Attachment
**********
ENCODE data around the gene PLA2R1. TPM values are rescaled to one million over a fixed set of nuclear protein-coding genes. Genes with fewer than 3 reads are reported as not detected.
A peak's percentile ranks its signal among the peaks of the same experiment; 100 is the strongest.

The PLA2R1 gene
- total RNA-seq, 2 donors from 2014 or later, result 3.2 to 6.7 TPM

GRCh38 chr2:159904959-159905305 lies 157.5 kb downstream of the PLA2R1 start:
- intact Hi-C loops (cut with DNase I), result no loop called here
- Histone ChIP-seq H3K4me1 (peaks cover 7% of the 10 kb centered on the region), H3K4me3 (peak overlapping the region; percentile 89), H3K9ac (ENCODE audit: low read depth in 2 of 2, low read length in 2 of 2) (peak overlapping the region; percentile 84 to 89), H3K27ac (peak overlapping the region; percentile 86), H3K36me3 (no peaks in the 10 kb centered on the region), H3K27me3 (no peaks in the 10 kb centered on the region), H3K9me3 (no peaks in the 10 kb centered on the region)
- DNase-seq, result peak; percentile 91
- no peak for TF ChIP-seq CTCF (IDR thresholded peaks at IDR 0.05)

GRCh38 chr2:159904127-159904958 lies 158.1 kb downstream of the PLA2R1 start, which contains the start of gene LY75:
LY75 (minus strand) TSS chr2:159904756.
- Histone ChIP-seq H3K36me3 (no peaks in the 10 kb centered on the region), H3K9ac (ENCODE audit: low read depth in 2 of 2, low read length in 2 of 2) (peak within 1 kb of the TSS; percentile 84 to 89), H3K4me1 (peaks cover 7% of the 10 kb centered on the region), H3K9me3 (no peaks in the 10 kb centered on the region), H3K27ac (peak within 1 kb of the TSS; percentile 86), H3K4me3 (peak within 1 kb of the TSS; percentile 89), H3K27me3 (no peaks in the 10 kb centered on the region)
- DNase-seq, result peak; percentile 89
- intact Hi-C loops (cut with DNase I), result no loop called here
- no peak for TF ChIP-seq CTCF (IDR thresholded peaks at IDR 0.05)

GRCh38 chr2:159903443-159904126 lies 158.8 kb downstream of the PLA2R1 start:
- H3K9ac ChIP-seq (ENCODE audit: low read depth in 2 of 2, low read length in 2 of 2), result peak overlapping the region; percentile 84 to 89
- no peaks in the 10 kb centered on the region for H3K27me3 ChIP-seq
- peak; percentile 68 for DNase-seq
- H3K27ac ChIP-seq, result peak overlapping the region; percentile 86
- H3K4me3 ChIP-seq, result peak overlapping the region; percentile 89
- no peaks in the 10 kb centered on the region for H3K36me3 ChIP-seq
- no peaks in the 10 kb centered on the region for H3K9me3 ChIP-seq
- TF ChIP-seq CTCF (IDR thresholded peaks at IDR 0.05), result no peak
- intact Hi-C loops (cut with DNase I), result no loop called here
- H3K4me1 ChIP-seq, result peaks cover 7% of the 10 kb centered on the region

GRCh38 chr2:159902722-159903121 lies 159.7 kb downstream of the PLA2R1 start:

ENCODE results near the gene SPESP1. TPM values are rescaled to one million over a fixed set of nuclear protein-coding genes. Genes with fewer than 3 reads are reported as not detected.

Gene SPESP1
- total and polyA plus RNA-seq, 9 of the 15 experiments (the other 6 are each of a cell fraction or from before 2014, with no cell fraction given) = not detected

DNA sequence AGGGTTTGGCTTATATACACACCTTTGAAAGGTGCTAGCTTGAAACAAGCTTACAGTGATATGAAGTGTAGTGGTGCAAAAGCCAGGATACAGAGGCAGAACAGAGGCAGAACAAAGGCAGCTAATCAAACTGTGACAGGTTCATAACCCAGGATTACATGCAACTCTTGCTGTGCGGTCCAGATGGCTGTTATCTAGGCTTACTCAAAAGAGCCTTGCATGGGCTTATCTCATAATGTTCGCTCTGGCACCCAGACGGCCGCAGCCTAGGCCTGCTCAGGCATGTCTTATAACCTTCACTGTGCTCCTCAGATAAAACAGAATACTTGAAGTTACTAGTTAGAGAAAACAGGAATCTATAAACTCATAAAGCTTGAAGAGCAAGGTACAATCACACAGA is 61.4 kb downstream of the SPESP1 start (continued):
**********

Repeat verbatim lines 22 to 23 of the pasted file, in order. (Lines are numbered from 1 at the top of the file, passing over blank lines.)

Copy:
- no peaks in the 10 kb centered on the region for H3K36me3 ChIP-seq
- no peaks in the 10 kb centered on the region for H3K9me3 ChIP-seq